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More on Trotsky

Posted by: Barry Stoller on December 04, 1999 at 17:31:59:

Looking at Lark's hysterical post here a bit more closely...

: From Bernard Crick's "Socialism", Chapter 4: 'Marx and Marxism:Theory and Practice', 1987, Open University Press:

Lenin had said that the party embodied the consciousness of the working class, Stalin crudified this into his notorious 'Aside from the influence of the party there is no conscious activity of the workers'. (there can be no Christians without the Church). Myth has it that Trotsky, hating Stalin and hunted by Stalin, was Lenin's true heir if the famous 'Testament' of Lenin had ever been published. But Consider his words, in the Soviet Party Congress of 1924:

The party in the last analysis is always right, because the party is the single historic instrument given to the proletariat for the solution of its fundamnetal problems. I have already said that in front of one's own party nothing could be easier than to acknowledge a mistake, nothing easier than to say: all my criticisms, my statements, my warnings, my protests - the whole thing was a mere mistake. I, however, comrades, cannot say that, because I cannot think it. I know that one cannot be right against the party. One can be right only with the party, for history has created no other road for the realisation of what is right. The English have a saying: 'Right ot wrong, my country' With far greater histroic justification we may say: right or wrong, on seperate particular issues, it is my party'
[Isaac Deutscher, Stalin: a Political Biography]"

I knew that quote was familiar.

Indeed, Crick presents it OUT OF CONTEXT.*

Yes, those words belong to Trotsky. Returning to Deutscher (and the proper context), shortly following Lenin's death in 1924, Trotsky was charged by Stalin of 'crimes of conscience,' i.e. actively criticising Stalin and his bureaucratic henchmen. This was, as it turned out, a dress reheasal for the notorious 'show trials' twelve years later. Trotsky spoke UNDER DURESS:

These words [quoted above] of the leader of the opposition [to Stalin] resembled less the words a patriotic Englishman might use than those of a medieval heretic, confessing his hersy, rueful and yet stubborn in his conviction, able to see salvation beyond the Church and yet none in the Church either. Stalin sarcastically dismissed the statement, saying that the party made no claim to infallibility.(1)

As Deutscher pointed out, Stalin knew that Trotsky---speaking under duress---simultaneously mocked the VERY IDEA of a 'crime of conscience.' Indeed, Trotsky considered OPEN DISSENT within the party to be MOST VALUABLE.** For christsakes, Trotsky lead the Left Opposition.

Let's have one more look at Trotsky's stance regarding factionalism and inter-party dissent before we consign Crick to the dustbin where he belongs:

But does not the criticism of the [Left] Opposition reflect upon the authority of the U.S.S.R. in the international labor movement?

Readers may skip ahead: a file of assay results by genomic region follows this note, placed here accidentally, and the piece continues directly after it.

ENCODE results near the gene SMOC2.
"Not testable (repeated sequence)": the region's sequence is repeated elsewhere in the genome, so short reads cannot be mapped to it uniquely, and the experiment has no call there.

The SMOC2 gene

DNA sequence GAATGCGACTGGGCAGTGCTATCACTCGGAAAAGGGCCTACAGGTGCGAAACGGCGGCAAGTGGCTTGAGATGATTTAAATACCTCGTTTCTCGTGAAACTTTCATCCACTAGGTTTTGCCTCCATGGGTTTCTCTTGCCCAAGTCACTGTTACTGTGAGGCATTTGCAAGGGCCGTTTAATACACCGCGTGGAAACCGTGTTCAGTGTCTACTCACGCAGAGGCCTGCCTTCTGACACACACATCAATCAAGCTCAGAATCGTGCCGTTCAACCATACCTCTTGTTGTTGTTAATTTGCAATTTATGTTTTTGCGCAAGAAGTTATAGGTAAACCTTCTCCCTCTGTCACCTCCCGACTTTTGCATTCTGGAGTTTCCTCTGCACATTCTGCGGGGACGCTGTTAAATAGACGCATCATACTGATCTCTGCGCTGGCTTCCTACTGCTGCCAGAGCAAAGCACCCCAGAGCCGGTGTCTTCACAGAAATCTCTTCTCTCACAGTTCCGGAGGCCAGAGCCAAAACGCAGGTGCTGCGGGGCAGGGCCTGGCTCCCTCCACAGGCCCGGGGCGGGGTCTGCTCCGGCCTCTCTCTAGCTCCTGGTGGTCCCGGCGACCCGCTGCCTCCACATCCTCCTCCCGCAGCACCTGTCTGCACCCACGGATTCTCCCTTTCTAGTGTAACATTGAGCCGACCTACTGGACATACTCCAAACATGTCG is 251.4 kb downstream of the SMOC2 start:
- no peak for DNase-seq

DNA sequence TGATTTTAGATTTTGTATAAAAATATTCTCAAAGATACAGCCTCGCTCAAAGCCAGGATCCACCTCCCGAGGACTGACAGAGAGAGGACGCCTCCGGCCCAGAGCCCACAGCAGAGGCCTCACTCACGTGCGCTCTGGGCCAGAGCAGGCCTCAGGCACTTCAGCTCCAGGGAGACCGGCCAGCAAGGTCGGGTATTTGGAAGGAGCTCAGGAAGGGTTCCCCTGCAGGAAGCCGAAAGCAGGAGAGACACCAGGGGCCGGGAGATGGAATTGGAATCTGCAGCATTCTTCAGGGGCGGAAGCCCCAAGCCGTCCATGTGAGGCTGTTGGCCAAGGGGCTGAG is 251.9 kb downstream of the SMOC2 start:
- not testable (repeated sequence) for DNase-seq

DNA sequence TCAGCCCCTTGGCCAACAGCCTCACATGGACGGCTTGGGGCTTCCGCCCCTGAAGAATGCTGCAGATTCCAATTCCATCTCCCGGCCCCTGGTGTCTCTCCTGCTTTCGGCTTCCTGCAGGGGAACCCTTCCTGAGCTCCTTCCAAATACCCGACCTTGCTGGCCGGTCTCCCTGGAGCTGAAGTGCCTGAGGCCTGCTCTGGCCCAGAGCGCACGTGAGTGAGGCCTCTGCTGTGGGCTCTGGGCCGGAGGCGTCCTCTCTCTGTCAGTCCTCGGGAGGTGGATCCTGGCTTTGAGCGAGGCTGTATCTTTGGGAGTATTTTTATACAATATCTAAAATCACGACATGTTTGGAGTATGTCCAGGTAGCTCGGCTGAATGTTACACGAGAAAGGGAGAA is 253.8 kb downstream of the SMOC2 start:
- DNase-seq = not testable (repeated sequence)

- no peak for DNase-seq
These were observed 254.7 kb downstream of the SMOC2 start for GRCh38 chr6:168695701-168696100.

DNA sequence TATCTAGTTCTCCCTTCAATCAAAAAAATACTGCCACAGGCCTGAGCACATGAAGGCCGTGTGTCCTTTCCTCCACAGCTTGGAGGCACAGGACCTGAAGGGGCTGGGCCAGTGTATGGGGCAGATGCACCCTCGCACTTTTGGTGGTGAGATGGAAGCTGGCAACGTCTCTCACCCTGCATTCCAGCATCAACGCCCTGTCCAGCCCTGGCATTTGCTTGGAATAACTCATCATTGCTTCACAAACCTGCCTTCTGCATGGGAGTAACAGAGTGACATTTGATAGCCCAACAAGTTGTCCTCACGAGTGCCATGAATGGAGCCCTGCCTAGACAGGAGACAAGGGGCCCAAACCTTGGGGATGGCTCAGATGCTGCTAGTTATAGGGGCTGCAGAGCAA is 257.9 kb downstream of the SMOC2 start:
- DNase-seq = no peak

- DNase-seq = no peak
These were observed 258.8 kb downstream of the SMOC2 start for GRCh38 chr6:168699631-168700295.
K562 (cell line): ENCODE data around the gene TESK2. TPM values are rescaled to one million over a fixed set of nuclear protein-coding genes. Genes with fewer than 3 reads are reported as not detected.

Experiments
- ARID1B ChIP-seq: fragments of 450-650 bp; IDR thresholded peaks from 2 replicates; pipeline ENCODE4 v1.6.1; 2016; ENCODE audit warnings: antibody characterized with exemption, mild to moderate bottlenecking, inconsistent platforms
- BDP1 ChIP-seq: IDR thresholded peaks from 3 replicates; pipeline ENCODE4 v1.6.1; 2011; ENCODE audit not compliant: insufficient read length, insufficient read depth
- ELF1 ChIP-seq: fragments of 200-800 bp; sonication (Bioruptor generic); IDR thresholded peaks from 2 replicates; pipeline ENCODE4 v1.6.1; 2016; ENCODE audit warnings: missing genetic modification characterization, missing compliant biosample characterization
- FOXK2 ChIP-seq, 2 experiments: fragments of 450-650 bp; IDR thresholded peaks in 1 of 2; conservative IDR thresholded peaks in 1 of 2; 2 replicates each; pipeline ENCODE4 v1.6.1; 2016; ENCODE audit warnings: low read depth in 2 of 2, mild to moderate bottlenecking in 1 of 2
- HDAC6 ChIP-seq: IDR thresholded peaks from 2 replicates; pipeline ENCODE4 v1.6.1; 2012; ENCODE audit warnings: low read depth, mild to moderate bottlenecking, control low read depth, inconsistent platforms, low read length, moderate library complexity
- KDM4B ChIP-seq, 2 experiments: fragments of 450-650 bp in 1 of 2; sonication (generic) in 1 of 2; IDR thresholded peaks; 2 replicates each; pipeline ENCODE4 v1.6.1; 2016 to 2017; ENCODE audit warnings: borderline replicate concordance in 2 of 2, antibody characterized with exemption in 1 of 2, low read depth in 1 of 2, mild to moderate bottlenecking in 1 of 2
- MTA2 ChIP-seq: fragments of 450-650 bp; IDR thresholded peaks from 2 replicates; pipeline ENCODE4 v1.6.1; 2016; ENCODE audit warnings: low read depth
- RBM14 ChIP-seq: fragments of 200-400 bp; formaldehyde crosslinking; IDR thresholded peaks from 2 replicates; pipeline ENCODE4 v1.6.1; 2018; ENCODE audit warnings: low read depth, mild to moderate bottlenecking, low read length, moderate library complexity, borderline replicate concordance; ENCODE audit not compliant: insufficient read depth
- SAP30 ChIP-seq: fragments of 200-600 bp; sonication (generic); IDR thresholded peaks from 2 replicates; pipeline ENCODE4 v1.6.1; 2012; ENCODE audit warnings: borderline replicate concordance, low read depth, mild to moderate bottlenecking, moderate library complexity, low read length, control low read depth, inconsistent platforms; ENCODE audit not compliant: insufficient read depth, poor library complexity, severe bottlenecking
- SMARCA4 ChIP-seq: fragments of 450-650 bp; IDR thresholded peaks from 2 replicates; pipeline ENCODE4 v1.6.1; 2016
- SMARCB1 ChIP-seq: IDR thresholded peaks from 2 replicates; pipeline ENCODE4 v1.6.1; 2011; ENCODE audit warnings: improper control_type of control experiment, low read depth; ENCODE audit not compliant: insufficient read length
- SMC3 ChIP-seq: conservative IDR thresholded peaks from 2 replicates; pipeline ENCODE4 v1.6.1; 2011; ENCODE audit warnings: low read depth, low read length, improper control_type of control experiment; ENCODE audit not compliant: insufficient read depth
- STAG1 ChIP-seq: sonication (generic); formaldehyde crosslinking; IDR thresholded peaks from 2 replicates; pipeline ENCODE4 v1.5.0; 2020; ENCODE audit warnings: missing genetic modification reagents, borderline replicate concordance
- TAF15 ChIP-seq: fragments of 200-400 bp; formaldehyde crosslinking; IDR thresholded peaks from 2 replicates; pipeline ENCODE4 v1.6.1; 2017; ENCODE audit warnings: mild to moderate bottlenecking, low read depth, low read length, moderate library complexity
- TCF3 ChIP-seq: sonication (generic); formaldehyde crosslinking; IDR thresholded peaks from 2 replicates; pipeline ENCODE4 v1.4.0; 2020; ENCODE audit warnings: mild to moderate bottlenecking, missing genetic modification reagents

We would never think of posing such a question. This very posing of the question of authority is worthy of the papal church, or feudal generals. The Catholic Church demands an unquestioning recognition of its authority on the part of the faithful. The revolutionist gives his support, while criticisizing, and the more undeniable is his right to criticize, all the greater is his devotion in struggling for the creation and strengthening of that in which he is a direct participant.(2)

Which leads us to the CURRENT interpretation and practice of Trotsky's stance regarding factions and inter-party dissent as CODIFIED by the Fourth International's Organizational Rules and Guidelines:

Proportional weight must be given to politically representing the views of the minority and the majority in factional struggles.(3)

How's THAT grab ya, Lark?


* A nother instance of taking Trotsky out of context occurs in the Randian screed Who Is Ayn Rand?: 'It is relevant here to remember the statement of Trotsky: "Who does not obey shall not eat"' (Paperback Library 1967, pp. 42-3). Yes, Trotsky said that---ABOUT STALIN: 'The old principle: who does not work shall not eat has been replaced by a new one: who does not obey shall not eat. Exactly how many Bolsheviks have been expelled, arrested, exiled, exterminated, since 1923, when the era of Bonapartism opened, we shall find out when we go through the archives of Stalin's political police' (Revolution Betrayed, Doubleday, Doran & Co. 1937, p. 283).

** And what of the (in)famous 1921 'Draft Resolution on Party Unity' introduced at the Tenth Party Congress which prohibited factions OUTSIDE the party? Trotsky: 'This forbidding of factions was...regarded as an exceptional measure to be ababdoned at the first serious improvement in the situation [initiation of the N.E.P., recovery from the Civil War, etc.]' (Revolution Betrayed op. cit., p. 96).



1. Deutscher, Stalin: A Political Biography, Oxford University Press 1967, pp. 278-9.

2. Trotsky, 'Speech at the Joint Plenary Session of the Central Committee and the Central Control Commission, 1927,' The Stalin School of Falsification, Pioneer Publishers 1937, p. 174, emphasis added.

3. Spartacist number 54, Spring 1998, p. 33.

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